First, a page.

Kenya has scaled efforts to rid Lake Victoria of the water hyacinth following the docking in January of a 4,000-tonne dredging vessel that is expected to eliminate the weed out of the lake for good.
The elimination of the hyacinth is part of plans to revive water transport on Lake Victoria by East African Community member-states as Kenya, Uganda and Tanzania look to increase mass haulage of cargo between the East African coast and the hinterland.
While other countries that share the waters of Lake Victoria have successfully dealt with the water hyacinth menace, Kenya has lagged behind, what with the effluent released in the freshwater lake provide ideal conditions for the bulbous plant to flourish.
African Union High Representative for Infrastructure Development Raila Amolo Odinga, Kisumu Deputy countyGovernor Mathews Owili and Ugandan government officials kicked off the onslaught on the weed in Kisumu mid-January.
The 70-metre long vessel is on a two-fold mission: eradicate the hyacinth as well as increase water depth in ship docking areas accommodate large ships, expecting to start plying the lake before the end of this year.
The arrival of the vessel in Kenya is the outcome of an agreement entered into between the Lake Region Economic Bloc (LREB)and Mango Tree Group maritime company.
Dr Owili expressed optimism that the vessel will play a key role in transforming the fortunes of the lake region that has been on the down-spiral economically after the water hyacinth colonised the fishing ground and ship docking areas of the lake in the early 1990s.
Owili spoke after leading a team of high-profile officials from county, state agencies and the national government in welcoming the vessel at the docking pier in Kisumu.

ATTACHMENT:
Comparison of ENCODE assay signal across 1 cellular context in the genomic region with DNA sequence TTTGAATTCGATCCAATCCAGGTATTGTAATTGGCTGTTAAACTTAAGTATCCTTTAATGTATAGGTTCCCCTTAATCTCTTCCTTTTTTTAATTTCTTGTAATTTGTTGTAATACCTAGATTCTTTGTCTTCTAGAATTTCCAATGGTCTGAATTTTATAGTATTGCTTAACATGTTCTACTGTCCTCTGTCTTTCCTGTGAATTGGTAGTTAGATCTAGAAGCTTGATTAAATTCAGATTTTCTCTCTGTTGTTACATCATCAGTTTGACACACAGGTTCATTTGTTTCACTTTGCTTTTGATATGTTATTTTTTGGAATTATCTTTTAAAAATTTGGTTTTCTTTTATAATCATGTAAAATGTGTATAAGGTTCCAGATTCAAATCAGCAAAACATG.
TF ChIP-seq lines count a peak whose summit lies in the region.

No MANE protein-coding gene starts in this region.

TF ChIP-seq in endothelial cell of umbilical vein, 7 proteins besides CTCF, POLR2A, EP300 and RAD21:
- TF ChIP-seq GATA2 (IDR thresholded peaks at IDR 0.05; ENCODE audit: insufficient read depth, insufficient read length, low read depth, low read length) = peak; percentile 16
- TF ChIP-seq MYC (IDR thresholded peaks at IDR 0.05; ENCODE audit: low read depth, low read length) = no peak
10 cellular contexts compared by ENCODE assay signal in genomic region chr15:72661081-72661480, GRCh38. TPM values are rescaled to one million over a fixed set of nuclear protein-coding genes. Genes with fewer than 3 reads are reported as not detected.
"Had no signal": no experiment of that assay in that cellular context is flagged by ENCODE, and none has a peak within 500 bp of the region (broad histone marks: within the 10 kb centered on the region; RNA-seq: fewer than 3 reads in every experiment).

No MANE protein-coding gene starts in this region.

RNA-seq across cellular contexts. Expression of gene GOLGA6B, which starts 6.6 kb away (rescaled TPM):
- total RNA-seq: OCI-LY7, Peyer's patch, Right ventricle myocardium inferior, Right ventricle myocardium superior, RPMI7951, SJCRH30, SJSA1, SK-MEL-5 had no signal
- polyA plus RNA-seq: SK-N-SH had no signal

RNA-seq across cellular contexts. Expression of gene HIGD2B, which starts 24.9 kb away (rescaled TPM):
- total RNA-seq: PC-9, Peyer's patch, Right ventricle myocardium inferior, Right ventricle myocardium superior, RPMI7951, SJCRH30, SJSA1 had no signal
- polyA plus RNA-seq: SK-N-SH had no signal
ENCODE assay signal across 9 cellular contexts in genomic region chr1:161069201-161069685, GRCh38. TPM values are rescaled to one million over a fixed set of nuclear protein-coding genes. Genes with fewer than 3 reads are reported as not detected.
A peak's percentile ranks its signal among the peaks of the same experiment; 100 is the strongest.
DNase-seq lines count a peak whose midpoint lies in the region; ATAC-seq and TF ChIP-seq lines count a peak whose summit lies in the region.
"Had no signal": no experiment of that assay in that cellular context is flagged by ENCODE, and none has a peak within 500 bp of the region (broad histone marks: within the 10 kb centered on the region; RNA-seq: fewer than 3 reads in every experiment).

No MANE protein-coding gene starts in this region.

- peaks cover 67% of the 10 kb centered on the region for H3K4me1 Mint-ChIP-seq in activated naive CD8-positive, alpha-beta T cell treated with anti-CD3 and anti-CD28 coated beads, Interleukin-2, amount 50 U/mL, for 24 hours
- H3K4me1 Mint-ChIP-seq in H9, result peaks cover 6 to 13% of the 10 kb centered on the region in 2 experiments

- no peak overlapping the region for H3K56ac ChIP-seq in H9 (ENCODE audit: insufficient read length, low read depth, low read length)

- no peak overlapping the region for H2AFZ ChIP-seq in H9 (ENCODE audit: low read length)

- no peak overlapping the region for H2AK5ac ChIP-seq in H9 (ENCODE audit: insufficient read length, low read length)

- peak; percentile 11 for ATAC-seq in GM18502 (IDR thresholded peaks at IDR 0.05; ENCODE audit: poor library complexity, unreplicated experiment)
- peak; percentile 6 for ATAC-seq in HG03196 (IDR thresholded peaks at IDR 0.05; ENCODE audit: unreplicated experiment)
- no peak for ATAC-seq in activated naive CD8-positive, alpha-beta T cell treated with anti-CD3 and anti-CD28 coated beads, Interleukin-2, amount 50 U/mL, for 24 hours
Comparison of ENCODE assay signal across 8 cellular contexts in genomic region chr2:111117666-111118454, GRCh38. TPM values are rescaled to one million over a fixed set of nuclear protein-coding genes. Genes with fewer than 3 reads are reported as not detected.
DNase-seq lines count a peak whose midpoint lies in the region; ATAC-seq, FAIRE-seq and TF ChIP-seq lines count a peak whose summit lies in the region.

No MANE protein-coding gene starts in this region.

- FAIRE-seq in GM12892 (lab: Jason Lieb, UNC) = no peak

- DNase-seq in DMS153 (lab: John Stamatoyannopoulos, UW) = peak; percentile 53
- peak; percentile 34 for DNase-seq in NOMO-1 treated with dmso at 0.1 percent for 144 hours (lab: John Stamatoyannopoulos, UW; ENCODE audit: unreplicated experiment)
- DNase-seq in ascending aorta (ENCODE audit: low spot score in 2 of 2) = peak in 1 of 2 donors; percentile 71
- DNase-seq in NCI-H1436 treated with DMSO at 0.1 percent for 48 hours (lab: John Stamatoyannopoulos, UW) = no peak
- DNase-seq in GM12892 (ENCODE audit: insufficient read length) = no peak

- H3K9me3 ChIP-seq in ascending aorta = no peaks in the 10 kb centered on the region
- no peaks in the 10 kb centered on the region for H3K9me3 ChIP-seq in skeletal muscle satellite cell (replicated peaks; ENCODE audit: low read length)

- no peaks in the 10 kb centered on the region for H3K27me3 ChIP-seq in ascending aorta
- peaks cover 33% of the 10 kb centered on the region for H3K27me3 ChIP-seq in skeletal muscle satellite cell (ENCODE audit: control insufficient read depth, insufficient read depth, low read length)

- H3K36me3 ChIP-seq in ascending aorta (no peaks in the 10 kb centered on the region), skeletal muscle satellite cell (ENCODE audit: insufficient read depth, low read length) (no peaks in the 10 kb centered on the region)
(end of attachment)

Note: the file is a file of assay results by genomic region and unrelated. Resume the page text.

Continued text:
The coming of the ship was afulfilment of Kisumu Governor Anyang’ Nyong’o ‘s Jamhuri Day promise of a shift in the management of the blue economy in the region. Prof Nyong’o singled out the water removal as a priority in the restoration of maritimeactivities on the lake.
Nyong’o kicked off the campaign to eliminate hyacinth by imposing a ban on washing of cars along the shores of the lake and other water bodies to cut effluents that feed the weed.
“We can’t sit by as the blue economy we’ve survived on for decades gets destroyed by our own foolish industrial and farming activities,” the governor declared.
Environmental experts estimate that the rapidly-spreading weed currently covers 17,000 hectares of the lake.The invasion negatively affected other sectors of the local economy that depend on the lake to the detriment of locals.
A fresh breath of life back into the major sectors ranging from maritime transport, tourism fishing and the resurgence of related cottage industries are but some of the rapid and massive economic boons anticipated once the lake is freed from the choking weed.
According the Head of Lake Ports and Inland Ways at the Kenya Ports Authority, Engineer Javan Wanga, the dredger is expected to clear a stretch of 61.3 kilometres starting from the pier in Kisumu to Mbita Bay.
The dredger is also set to enhance the depth to 1.6 square metres around the Kisumu pier and further upgrade the Mbita pier to six meters deeper and 80 metres wide.
The expansion plan, besides the upgrades, will also see the setting up of a second port in Kisumu accompanied with the development of supporting infrastructure.
Besides LREB and KPA, the lake transformative agenda has also ropedin other key implementing state agencies that include Kenya Railways, Lake Victoria Basin Commission, Kenya Pipeline Company, Kenya Maritime Authority, National Management Authority and the County government of Kisumu.